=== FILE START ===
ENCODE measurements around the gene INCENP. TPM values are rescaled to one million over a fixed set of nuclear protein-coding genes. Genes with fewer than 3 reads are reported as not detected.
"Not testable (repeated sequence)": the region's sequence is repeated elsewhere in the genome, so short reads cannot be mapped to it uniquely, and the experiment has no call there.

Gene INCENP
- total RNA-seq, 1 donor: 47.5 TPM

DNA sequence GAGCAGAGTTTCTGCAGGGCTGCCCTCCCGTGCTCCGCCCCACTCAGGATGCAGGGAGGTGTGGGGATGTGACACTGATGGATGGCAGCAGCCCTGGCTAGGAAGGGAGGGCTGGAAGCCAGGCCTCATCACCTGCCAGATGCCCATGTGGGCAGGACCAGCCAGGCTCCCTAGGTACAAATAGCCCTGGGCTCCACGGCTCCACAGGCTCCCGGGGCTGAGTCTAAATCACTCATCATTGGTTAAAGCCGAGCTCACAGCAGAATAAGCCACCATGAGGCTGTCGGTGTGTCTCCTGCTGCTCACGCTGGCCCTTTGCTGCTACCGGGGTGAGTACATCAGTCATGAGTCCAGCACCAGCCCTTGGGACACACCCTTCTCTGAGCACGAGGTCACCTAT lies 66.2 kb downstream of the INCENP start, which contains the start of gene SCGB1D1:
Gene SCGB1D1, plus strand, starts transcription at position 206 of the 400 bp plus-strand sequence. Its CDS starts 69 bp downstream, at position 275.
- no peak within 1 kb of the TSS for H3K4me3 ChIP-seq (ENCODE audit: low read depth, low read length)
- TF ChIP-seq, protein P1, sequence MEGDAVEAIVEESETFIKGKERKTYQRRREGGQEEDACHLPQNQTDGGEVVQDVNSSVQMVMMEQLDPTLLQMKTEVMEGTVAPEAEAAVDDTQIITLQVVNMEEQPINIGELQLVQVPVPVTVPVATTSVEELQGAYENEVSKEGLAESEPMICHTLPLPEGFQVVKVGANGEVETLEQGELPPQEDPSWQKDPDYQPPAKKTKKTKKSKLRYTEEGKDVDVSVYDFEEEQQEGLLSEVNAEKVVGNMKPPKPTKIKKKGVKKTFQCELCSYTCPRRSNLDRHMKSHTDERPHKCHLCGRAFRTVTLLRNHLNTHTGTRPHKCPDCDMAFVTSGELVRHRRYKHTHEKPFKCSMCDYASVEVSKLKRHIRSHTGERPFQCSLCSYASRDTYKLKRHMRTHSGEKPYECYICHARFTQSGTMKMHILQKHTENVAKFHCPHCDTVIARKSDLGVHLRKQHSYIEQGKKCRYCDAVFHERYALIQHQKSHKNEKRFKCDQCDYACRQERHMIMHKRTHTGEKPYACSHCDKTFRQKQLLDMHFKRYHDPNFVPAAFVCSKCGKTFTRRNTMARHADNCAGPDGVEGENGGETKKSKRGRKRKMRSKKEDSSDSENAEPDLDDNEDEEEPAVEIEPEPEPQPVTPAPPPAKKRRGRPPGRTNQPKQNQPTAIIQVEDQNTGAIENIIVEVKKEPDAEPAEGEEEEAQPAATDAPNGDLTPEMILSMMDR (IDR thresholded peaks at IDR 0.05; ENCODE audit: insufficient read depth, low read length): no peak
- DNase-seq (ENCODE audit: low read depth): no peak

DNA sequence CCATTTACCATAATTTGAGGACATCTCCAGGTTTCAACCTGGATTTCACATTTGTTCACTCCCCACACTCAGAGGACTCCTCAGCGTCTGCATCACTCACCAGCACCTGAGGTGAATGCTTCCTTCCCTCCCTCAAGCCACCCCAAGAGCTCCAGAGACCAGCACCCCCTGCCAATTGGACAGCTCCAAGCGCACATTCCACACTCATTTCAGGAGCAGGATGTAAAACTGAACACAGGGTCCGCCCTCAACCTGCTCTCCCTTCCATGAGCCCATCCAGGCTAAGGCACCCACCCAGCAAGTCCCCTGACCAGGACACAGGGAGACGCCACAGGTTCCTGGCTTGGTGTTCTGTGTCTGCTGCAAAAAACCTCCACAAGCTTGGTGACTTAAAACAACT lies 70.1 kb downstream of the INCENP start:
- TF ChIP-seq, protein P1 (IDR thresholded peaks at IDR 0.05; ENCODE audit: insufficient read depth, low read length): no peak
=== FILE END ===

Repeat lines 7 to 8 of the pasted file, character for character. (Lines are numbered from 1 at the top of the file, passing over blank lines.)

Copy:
- no peak within 1 kb of the TSS for H3K4me3 ChIP-seq (ENCODE audit: low read depth, low read length)
- TF ChIP-seq, protein P1, sequence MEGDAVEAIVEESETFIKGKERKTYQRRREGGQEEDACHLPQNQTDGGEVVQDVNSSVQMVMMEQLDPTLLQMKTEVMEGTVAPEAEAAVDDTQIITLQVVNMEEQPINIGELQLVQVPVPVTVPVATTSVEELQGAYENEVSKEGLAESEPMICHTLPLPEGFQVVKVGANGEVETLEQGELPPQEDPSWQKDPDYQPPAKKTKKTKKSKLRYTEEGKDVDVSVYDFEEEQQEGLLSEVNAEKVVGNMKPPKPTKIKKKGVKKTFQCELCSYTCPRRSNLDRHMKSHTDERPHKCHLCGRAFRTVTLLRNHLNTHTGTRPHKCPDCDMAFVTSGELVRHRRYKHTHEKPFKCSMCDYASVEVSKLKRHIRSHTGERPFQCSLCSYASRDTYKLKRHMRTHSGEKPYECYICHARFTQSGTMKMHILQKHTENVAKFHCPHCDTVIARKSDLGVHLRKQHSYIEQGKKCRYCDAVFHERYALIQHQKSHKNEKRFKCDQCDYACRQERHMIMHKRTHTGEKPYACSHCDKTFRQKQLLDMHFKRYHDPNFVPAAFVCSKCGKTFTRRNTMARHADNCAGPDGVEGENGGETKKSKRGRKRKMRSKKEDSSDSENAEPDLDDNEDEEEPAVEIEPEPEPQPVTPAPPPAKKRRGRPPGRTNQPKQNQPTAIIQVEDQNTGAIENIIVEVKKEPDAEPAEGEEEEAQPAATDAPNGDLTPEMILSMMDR (IDR thresholded peaks at IDR 0.05; ENCODE audit: insufficient read depth, low read length): no peak